Philippines-US relations

Blinken’s second Manila visit: Spotlight on trade, investment 

Bea Cupin

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Blinken’s second Manila visit: Spotlight on trade, investment 

SECRETARY OF STATE. US Secretary of State Antony Blinken delivers remarks at the release of the 2023 Trafficking in Persons Report at the State Department in Washington, DC, USA, on June 15, 2023.

Sarah Silbiger/REUTERS

Manila is the last stop in a three-country hop for the US State Secretary

MANILA, Philippines – US Secretary of State Antony Blinken is set to visit the Philippines from March 18 to 19, the Philippine embassy in Washington DC and the US State Department said in separate announcements early morning Friday, March 15. 

The visit will be his second to Manila. He first came to the Philippines in August 2022, just months after President Ferdinand Marcos Jr. started his term. 

In a statement, the Philippine Embassy said Blinken will be meeting with Foreign Affairs Secretary Enrique Manalo “to discuss the notable progress in bilateral ties and the shared commitment to further strengthen the Philippines-United States alliance in pursuit of common interests.”

The State Department also said Blinken will be meeting with Marcos himself. 

The Manila stop is the last in a series of trips for the US Secretary of State. He will be in Vienna, Austria first to lead the American delegation for the United Nations Commission on Narcotic Drugs’ High-Level Segment. Blinken is then set to visit South Korea to attend the third Summit for Democracy, a US-led gathering that’s being hosted in Seoul. 

Of his three trips, it’s only the Manila stop that isn’t for a summit or a multilateral gathering. 

Based on releases from the US and Manila’s post in Washington, his second visit to the Philippines will focus on economic ties between the treaty allies. 

“Among the range of key issues to be tackled, the broadening and deepening of cooperation in the economic sphere will be high on the agenda. Discussions will highlight efforts to promote trade and investments and a common resolve to sustain economic resiliency as an essential component of national security,” said the Philippine embassy in a release. 

The State Department frames Blinken’s meetings in Manila as a way to “advance shared economic priorities and underscore the United States’ ironclad commitment to the US-Philippine alliance.”

Deepening Philippine-US ties 

Blinken’s visit comes on the heels of US Secretary of Commerce Gina Raimondo’s visit to Manila as head a first-of-its-kind US Presidential Trade and Investment Mission.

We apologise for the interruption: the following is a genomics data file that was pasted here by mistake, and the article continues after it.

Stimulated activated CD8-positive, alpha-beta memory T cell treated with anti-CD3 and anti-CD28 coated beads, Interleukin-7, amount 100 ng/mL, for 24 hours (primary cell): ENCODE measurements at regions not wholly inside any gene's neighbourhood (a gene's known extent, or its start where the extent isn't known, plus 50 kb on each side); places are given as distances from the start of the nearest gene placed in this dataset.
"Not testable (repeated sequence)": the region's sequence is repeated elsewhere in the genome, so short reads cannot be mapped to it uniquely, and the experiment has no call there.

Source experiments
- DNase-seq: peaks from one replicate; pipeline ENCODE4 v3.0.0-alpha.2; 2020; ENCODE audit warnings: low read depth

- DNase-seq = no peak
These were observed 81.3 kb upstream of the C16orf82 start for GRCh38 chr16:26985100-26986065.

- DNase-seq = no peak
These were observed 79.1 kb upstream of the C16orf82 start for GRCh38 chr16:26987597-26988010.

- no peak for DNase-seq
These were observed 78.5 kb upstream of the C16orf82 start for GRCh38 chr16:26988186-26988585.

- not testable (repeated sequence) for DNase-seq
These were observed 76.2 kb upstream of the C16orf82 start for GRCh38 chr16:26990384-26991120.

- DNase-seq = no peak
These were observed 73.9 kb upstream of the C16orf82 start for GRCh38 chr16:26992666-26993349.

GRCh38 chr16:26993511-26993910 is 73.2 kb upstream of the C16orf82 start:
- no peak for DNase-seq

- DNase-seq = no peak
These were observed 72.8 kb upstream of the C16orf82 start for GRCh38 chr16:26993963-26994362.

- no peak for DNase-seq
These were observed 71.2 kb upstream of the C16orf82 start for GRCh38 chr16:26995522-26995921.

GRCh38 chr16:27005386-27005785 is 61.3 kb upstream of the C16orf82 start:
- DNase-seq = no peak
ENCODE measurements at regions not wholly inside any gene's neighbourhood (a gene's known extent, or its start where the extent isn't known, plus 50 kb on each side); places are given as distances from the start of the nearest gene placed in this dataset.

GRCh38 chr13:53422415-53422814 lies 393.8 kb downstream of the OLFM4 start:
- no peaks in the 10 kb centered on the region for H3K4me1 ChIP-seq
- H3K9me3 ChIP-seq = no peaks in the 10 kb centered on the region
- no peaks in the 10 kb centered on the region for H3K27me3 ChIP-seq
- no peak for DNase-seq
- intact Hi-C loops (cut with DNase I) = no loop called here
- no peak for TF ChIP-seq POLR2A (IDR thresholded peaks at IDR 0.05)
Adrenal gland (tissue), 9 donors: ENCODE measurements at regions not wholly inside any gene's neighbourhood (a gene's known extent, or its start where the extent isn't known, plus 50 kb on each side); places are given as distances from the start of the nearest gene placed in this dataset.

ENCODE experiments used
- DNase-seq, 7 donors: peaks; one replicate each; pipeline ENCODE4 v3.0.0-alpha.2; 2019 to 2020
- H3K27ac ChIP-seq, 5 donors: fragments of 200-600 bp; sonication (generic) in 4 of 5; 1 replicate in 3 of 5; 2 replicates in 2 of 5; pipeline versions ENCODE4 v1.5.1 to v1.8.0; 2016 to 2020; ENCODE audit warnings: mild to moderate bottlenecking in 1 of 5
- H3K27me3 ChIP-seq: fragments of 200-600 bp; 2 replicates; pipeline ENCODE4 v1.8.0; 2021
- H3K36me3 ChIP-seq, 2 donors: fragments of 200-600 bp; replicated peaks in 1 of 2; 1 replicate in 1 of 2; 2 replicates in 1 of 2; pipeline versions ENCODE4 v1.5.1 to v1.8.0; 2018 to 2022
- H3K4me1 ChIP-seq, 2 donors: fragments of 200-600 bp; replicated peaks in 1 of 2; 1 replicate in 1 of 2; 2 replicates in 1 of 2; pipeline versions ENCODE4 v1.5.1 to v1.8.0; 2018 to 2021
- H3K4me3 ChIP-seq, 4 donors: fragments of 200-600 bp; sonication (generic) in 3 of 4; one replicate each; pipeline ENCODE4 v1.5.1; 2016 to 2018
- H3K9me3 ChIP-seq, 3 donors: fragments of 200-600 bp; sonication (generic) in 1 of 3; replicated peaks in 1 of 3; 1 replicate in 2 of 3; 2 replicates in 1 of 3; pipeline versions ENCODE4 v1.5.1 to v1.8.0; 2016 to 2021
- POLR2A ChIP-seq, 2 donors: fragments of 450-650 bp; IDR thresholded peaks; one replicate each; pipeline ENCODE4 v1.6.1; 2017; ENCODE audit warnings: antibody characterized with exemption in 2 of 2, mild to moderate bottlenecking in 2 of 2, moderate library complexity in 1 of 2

In May, Manila will be co-host to the US-led Indo-Pacific Business Forum.

The trade mission and Manila’s co-hosting of the forum were first announced when Marcos visited Washington in May 2023 – his first official working visit to the US capital as chief executive. 

The Philippine President has made three visits to the US – first to attend the United Nations General Assembly in New York in 2022, the Washington DC visit in 2023, then again in late 2023 for the Asia-Pacific Economic Cooperation Summit and a side visit to Hawaii. 

The Philippines is a US treaty ally. Three defense agreements, in particular, inform the relationship between Manila and its former colonizer: a Mutual Defense Treaty, a Visiting Forces Agreement, and the Enhanced Defense Cooperation Agreement. 

The US’ promises to deepen economic ties with the Philippines is backdropped by Marcos’ desire to be closer to Washington. It’s a stark contrast to his predecessor Rodrigo Duterte, who threatened to sever long-standing agreements with the US as he pivoted to China. 

Marcos, meanwhile, has taken a considerably more assertive stance on China, especially when it comes to pushing back against Beijing’s claims in the West Philippine Sea. 

China is, expectedly, not enthused by the growing closeness of Manila and Washington. Beijing has even accused the US of being behind the Philippines’ more assertive actions in the West Philippine Sea, or parts of the South China Sea within the Philippines’ exclusive economic zone. 

Reacting to Secretary Raimondo’s statements on possibly expanding export controls to stop China from acquiring semiconductor technology, the Chinese Embassy in Manila criticized the US for “economic bullying.” 

The deepening of Washington and Manila ties has also led to expanding cooperation with neighbors in the Indo-Pacific. 

Earlier media reports suggested that a trilateral meeting between Manalo, Blinken, and Japan Foreign Minister Yoko Kamikawa would happen in Manila, but Manalo told Filipino reporters in Berlin that Kamikawa had yet to confirm her attendance. 

Japanese newspaper Asahi Shimbun earlier reported that a meeting between Blinken, Marcos, and Japanese Prime Minister Fumio Kishida would be happening in Washington in April 2024. Philippine government sources said that while plans have yet to be finalized, that high-level meeting is practically certain to happen. 

Back in September 2023, on the sidelines of the Association of Southeast Asian Nations (ASEAN) Summit, Marcos met informally with Kishida and US Vice President Kamala Harris. –

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Bea Cupin

Bea is a senior multimedia reporter who covers national politics. She's been a journalist since 2011 and has written about Congress, the national police, and the Liberal Party for Rappler.